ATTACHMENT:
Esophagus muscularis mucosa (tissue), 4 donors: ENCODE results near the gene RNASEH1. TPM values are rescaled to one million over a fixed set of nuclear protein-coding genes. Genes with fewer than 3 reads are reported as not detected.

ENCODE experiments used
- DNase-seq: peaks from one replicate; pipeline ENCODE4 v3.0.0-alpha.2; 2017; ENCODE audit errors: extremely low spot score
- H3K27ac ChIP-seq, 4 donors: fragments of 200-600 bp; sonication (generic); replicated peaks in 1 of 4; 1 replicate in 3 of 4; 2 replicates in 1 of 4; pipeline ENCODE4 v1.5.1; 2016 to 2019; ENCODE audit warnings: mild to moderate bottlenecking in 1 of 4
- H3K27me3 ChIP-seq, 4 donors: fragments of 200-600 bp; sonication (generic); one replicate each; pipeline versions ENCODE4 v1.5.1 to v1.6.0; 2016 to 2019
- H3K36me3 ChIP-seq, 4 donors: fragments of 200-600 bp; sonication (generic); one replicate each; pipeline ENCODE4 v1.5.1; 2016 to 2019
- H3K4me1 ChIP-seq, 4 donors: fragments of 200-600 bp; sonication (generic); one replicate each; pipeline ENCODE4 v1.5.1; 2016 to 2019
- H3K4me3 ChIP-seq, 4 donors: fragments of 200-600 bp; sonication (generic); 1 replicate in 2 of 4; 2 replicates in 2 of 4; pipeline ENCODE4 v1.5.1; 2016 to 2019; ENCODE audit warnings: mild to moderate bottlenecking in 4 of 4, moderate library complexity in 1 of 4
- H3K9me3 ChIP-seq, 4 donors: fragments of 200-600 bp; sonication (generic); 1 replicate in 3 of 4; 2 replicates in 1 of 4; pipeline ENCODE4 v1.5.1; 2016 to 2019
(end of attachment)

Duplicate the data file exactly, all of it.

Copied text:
Esophagus muscularis mucosa (tissue), 4 donors: ENCODE results near the gene RNASEH1. TPM values are rescaled to one million over a fixed set of nuclear protein-coding genes. Genes with fewer than 3 reads are reported as not detected.

ENCODE experiments used
- DNase-seq: peaks from one replicate; pipeline ENCODE4 v3.0.0-alpha.2; 2017; ENCODE audit errors: extremely low spot score
- H3K27ac ChIP-seq, 4 donors: fragments of 200-600 bp; sonication (generic); replicated peaks in 1 of 4; 1 replicate in 3 of 4; 2 replicates in 1 of 4; pipeline ENCODE4 v1.5.1; 2016 to 2019; ENCODE audit warnings: mild to moderate bottlenecking in 1 of 4
- H3K27me3 ChIP-seq, 4 donors: fragments of 200-600 bp; sonication (generic); one replicate each; pipeline versions ENCODE4 v1.5.1 to v1.6.0; 2016 to 2019
- H3K36me3 ChIP-seq, 4 donors: fragments of 200-600 bp; sonication (generic); one replicate each; pipeline ENCODE4 v1.5.1; 2016 to 2019
- H3K4me1 ChIP-seq, 4 donors: fragments of 200-600 bp; sonication (generic); one replicate each; pipeline ENCODE4 v1.5.1; 2016 to 2019
- H3K4me3 ChIP-seq, 4 donors: fragments of 200-600 bp; sonication (generic); 1 replicate in 2 of 4; 2 replicates in 2 of 4; pipeline ENCODE4 v1.5.1; 2016 to 2019; ENCODE audit warnings: mild to moderate bottlenecking in 4 of 4, moderate library complexity in 1 of 4
- H3K9me3 ChIP-seq, 4 donors: fragments of 200-600 bp; sonication (generic); 1 replicate in 3 of 4; 2 replicates in 1 of 4; pipeline ENCODE4 v1.5.1; 2016 to 2019